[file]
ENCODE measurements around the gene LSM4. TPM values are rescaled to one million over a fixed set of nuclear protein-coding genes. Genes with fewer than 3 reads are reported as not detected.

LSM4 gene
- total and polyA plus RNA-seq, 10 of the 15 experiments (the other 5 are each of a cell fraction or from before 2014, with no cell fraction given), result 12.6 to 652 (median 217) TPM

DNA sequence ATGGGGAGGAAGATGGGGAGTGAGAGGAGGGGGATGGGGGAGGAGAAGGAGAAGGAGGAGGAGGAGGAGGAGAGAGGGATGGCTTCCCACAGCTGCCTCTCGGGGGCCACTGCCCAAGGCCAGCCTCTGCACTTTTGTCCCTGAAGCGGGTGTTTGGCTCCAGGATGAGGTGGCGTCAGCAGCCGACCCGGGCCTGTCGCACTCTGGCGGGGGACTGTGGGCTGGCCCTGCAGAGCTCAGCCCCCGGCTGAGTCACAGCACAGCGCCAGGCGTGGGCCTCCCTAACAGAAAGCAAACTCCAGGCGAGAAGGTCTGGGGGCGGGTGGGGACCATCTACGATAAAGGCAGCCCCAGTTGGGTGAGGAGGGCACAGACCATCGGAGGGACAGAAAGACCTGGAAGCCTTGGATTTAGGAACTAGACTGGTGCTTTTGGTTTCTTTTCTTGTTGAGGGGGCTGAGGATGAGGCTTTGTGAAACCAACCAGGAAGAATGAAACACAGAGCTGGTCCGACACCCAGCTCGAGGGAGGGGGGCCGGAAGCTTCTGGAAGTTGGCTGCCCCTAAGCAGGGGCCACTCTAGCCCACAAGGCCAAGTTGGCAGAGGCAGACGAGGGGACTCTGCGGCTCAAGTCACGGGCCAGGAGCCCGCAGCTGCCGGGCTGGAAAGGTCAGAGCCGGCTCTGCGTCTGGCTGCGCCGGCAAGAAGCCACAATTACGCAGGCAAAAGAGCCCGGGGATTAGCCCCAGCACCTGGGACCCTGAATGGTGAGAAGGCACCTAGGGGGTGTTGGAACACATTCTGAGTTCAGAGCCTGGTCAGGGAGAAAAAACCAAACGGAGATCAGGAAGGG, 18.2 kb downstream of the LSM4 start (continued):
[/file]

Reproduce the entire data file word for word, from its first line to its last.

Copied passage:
ENCODE measurements around the gene LSM4. TPM values are rescaled to one million over a fixed set of nuclear protein-coding genes. Genes with fewer than 3 reads are reported as not detected.

LSM4 gene
- total and polyA plus RNA-seq, 10 of the 15 experiments (the other 5 are each of a cell fraction or from before 2014, with no cell fraction given), result 12.6 to 652 (median 217) TPM

DNA sequence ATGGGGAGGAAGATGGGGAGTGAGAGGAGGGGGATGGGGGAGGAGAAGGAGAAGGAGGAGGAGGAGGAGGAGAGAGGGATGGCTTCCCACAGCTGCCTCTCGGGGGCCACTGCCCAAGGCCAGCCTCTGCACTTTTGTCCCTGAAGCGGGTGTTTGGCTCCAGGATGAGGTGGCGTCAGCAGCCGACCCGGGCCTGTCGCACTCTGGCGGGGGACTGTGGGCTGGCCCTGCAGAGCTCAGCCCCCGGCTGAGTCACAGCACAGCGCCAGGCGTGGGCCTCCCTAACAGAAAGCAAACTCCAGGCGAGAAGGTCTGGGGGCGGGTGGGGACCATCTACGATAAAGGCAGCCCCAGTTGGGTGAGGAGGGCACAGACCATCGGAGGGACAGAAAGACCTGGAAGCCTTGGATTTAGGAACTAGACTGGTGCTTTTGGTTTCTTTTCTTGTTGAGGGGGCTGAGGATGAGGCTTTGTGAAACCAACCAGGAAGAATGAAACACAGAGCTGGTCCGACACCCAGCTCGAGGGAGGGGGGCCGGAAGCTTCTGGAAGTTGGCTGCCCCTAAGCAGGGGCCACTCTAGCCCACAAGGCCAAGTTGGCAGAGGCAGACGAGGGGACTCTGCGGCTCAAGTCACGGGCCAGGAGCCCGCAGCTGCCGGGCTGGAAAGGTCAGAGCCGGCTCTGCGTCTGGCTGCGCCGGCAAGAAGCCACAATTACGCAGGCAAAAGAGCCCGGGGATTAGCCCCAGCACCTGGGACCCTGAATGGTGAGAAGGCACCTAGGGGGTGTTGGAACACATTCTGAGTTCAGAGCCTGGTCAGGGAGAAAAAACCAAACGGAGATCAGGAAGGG, 18.2 kb downstream of the LSM4 start (continued):